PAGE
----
Audio from DVDs

We have a DVD with some music on it. I wanted to be able to play the music in our vehicles and various other places that don’t play DVDs – a valid case of the fair-use doctrine, if you ask me.

I figured it should be straightforward – the laptop can play DVDs, and the laptop can burn CDs, therefore the laptop should be able to take the audio part of the DVD and save it off.

But it’s not that easy.

The DVD player won’t save audio.

And when I tried just using either Sound Recorder or Audacity to record the audio as I played the DVD, but it came out warbly. Like it was underwater or something.

So I figured someone out there has written a utility that would grab the audio from a DVD and save it as a standard audio file.

It turns out a lot of people have done that. I looked up how to get audio from a DVD. Google found me an article from Guiding Tech about 13 awesome (and free) tools to rip audio from video. I checked out each of them that applied. I downloaded each file, ran it with the default settings, and here are my results:

Note: “glitchy” means the resulting file sounded bad, not that the program ran poorly. I.e. the sound had blips and clicks and stutters and was unlistenable.

  • Pazera Audio Extractor – glitchy
  • Oxelon Media Converter – glitchy
  • Any Audio Converter – glitchy
  • AoA Audio Extractor – didn’t look like it did DVDs, so I didn’t try it.
  • Audacity – description made it sound like it wasn’t straightforward. ” Although there isn’t a direct way to do it, …”; “it” being extract the audio track from a video file. So I skipped it.
  • iExtractMP3 – FLV files. Mac. I’m looking for DVD files (VOB) on Windows. I skipped it.
  • VidtoMP3 – looked like it was for online video files. And I want WAV files as the output. Skipped.
  • Free Video to Audio Converter – glitchy
  • Free Audio Editor – looked like it was from the same people who did Free Video to Audio Converter. If that didn’t work, I expected this not to work, so I didn’t even try it.
  • Video2mp3 – another online tool. There is no URL for my videos, so this one wouldn’t work. Skipped.
  • Youtube to MP3 Firefox Add-on – nope
  • Avidemux – this one wouldn’t even open VOB files. I didn’t want to mess with downloading and installing codecs, so this one didn’t last very long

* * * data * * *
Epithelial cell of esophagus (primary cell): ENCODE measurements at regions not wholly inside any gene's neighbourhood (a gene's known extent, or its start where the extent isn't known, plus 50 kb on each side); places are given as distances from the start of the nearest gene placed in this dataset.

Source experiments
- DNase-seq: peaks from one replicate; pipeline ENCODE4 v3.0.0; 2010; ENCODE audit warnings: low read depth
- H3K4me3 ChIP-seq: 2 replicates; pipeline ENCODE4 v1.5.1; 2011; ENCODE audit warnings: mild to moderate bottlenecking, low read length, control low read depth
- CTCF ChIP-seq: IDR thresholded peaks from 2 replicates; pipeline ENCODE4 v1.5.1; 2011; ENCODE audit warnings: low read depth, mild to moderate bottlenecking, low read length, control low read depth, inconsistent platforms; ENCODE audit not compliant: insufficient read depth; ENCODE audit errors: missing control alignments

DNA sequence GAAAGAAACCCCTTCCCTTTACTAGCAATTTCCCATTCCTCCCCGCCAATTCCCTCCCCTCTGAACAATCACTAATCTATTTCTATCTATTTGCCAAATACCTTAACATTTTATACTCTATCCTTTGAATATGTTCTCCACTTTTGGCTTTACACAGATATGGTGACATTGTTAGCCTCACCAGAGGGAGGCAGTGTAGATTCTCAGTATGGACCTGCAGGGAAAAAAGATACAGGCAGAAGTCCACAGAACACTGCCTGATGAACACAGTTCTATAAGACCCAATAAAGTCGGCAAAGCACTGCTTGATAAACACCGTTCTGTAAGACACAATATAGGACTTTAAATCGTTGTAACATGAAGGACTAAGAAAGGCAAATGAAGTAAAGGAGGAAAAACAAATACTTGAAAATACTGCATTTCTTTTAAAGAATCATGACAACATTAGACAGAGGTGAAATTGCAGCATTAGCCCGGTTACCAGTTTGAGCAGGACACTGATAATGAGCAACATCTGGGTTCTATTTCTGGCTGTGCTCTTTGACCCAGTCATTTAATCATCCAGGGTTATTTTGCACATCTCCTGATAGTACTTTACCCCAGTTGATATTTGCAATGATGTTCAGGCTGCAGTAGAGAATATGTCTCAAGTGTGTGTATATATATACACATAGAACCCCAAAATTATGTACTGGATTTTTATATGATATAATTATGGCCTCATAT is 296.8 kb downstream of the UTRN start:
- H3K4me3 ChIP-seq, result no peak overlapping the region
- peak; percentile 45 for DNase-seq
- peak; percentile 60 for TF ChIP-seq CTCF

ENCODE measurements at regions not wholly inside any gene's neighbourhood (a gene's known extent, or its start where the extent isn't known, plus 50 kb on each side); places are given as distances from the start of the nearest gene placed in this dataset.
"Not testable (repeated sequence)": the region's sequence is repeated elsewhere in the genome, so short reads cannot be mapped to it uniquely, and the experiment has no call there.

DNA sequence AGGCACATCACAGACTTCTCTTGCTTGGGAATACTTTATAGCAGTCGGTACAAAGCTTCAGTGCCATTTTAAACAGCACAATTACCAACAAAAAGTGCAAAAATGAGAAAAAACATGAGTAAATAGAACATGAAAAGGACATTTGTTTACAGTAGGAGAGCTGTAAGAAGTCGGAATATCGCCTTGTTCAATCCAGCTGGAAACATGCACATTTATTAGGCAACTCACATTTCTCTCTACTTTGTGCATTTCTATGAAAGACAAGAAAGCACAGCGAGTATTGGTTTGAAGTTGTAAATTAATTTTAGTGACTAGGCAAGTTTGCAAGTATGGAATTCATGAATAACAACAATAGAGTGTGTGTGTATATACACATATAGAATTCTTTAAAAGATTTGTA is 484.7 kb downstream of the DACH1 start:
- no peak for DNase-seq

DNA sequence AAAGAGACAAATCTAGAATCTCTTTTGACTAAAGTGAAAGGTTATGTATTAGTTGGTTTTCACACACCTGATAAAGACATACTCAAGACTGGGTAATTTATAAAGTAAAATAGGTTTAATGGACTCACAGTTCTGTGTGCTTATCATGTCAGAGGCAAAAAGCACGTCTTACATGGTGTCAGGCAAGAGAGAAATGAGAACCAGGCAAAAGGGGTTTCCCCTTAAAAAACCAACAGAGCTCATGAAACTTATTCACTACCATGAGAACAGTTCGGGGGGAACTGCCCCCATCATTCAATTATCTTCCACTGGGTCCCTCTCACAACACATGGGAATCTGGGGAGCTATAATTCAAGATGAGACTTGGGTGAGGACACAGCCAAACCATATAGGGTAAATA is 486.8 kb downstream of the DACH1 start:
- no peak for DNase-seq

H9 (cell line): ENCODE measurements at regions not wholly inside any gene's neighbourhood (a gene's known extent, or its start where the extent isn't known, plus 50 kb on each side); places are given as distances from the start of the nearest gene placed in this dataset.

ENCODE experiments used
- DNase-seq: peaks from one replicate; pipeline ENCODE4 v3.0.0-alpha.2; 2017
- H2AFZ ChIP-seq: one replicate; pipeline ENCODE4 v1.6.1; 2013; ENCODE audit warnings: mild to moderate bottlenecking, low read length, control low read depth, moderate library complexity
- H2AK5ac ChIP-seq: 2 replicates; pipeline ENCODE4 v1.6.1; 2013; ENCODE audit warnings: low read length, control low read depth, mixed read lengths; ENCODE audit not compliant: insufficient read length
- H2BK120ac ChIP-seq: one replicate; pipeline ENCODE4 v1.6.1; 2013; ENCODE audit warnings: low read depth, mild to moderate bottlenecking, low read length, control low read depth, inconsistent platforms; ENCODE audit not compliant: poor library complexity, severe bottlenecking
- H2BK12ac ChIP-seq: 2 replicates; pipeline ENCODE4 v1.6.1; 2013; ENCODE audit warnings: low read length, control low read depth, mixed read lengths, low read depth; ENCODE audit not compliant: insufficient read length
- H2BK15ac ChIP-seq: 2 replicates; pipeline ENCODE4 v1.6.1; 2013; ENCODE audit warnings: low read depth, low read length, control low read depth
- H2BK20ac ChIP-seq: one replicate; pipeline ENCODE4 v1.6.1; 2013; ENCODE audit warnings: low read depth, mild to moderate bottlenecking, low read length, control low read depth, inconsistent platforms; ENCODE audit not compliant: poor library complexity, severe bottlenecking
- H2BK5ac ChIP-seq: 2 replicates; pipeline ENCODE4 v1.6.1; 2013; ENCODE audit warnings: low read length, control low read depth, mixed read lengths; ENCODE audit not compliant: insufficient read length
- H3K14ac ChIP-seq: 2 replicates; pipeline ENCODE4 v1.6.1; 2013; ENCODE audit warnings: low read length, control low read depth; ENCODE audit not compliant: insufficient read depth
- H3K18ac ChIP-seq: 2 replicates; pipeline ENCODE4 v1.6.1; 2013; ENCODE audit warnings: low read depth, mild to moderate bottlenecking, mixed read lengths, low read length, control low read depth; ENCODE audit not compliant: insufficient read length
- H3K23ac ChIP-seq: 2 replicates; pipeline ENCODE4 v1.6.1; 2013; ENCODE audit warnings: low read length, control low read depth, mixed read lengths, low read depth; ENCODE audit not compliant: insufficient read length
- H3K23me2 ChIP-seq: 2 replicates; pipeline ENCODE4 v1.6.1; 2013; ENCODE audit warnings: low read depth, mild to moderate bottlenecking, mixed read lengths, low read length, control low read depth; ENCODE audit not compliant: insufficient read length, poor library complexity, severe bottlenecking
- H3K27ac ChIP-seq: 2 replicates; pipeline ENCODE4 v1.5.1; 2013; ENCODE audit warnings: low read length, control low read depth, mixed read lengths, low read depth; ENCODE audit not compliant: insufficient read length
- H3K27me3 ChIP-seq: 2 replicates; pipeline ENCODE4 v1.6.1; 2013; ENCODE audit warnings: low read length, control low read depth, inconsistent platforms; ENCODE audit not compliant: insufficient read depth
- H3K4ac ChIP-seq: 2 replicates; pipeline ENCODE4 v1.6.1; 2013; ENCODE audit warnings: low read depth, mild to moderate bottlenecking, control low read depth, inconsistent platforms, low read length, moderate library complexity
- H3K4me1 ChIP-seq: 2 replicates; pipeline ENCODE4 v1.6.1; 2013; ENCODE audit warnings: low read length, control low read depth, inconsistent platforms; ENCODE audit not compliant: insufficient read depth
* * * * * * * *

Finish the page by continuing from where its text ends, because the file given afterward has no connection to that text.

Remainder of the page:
• Free DVD MP3 Ripper – glitchy

I was getting either annoyed or desperate, so I took a chance and read the comments. They weren’t so bad, as far as comments go.

Then in the comments, someone recommended WinFF. So I tried that. It was glitchy.

I traversed a link and flipped through the comments of another web page. A couple people there recommended Aimersoft DVD Ripper. I tried it, and it worked! This was the only one that produced clear sound directly after install. It just worked, out of the box. But it’s not freeware – it will give you only 3 minutes of audio. And you can’t select which 3 minutes – it’s only the first 3 minutes. So I couldn’t even choose the part I wanted. So I uninstalled it, just like all the others. But unlike the others, this one did not uninstall cleanly. It left some local files, left a startup task, and left entries in the registry. I had to do some manual cleanup. I do not recommend this one either.

I went back to where I was in the original comments and saw that some people used Audacity to open video files and it will get the audio from them. Since I already had Audacity installed, I tried it. It didn’t recognize VOB files. Someone suggested the FFmpeg add-on/codec would enable Audacity to open video files. But since WinFF uses that library and it already didn’t work, I didn’t bother. Instead, I tried the alternate route: playing the DVD and recording the audio as it plays.

The difference was that this time I read the instructions from the Audacity team on how to setup the computer to record audio playback.

In my case, the key was disabling the microphone input. My first efforts had sounded murky because Audacity was combining the DVD audio with the live microphone. So this time I did the same thing I did earlier but with the mic off. The sound came through pretty well. Not a perfect copy like a dedicated ripper would provide, but plenty good enough for listening.

The other downside is that a ripper will get the audio file as fast as it can read the disk. The way I did it – playing and recording the audio – is in real time and takes much longer.

That’s my review of audio ripper software. Summary: they’re not worth it.

Yet even lifeless things, either flute or harp, in producing a sound, if they do not produce a distinction in the tones, how will it be known what is played on the flute or on the harp?

1 Corinthians 14:7

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This little article thingy was written by Some Guy sometime around 6:47 am and has been carefully placed in the Technical category.

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